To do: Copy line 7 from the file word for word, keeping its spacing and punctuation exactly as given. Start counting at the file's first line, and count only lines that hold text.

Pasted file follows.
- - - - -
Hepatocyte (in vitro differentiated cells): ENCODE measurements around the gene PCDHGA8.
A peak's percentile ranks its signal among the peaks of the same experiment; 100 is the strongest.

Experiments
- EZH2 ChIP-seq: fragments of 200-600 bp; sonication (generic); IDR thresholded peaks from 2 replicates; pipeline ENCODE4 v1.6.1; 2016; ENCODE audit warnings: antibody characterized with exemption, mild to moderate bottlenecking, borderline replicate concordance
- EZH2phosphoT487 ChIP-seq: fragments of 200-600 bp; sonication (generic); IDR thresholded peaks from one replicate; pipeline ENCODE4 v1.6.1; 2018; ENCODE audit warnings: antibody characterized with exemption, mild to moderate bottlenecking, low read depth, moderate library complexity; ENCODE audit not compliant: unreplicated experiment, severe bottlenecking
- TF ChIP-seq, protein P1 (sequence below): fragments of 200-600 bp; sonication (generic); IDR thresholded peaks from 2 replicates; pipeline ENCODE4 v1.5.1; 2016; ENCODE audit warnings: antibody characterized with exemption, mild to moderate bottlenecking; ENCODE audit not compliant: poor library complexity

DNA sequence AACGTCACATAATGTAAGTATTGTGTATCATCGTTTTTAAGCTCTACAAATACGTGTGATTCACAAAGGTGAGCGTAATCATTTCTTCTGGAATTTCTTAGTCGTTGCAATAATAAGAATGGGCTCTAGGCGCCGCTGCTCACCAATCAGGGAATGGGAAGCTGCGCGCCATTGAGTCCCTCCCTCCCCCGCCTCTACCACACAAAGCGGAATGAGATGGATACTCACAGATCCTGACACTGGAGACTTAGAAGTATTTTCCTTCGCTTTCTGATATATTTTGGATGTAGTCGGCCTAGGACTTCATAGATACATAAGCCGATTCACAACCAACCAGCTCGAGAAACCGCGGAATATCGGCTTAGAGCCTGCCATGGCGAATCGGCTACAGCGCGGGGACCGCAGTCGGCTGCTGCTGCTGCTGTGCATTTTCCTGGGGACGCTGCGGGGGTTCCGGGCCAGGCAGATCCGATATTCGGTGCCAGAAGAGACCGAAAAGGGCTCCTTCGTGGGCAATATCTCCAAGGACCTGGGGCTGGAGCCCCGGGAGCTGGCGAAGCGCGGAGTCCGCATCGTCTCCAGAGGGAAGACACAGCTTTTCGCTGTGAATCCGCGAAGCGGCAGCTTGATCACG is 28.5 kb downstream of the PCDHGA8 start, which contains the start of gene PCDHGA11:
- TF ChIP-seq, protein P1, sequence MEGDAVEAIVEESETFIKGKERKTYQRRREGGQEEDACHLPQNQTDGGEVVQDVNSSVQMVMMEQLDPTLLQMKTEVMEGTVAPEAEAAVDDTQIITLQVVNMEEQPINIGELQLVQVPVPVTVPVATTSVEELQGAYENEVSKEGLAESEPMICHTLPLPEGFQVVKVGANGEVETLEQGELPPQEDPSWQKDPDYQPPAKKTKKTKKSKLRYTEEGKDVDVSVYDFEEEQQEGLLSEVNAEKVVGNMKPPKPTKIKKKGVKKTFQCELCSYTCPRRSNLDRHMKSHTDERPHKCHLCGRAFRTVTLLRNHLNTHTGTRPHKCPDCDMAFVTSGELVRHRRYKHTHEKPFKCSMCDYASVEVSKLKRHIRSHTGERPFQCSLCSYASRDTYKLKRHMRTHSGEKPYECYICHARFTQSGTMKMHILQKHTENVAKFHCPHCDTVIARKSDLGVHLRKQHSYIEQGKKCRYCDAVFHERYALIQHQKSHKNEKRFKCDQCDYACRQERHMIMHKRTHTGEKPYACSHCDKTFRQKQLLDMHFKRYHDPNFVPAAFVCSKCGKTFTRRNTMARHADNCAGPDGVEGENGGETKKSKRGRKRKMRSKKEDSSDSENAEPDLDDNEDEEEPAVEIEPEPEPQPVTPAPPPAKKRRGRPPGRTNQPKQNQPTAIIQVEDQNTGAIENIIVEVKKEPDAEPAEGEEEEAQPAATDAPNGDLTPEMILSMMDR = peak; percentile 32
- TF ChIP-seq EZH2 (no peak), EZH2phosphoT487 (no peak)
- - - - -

DNA sequence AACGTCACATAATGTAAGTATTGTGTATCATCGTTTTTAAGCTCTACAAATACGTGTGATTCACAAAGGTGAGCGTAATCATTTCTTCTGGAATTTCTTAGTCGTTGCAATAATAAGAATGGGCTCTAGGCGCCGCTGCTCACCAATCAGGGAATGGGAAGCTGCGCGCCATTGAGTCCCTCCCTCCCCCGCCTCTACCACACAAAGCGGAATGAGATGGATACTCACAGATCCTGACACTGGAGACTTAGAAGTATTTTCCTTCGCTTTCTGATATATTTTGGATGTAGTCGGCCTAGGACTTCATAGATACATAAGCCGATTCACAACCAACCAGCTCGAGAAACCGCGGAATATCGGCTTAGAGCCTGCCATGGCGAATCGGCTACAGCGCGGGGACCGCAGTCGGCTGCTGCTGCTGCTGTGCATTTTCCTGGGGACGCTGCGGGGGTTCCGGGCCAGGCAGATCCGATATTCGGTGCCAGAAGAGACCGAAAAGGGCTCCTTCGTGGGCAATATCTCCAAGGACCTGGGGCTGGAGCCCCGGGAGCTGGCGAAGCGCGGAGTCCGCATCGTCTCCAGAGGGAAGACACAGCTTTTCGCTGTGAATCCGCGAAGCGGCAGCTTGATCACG is 28.5 kb downstream of the PCDHGA8 start, which contains the start of gene PCDHGA11: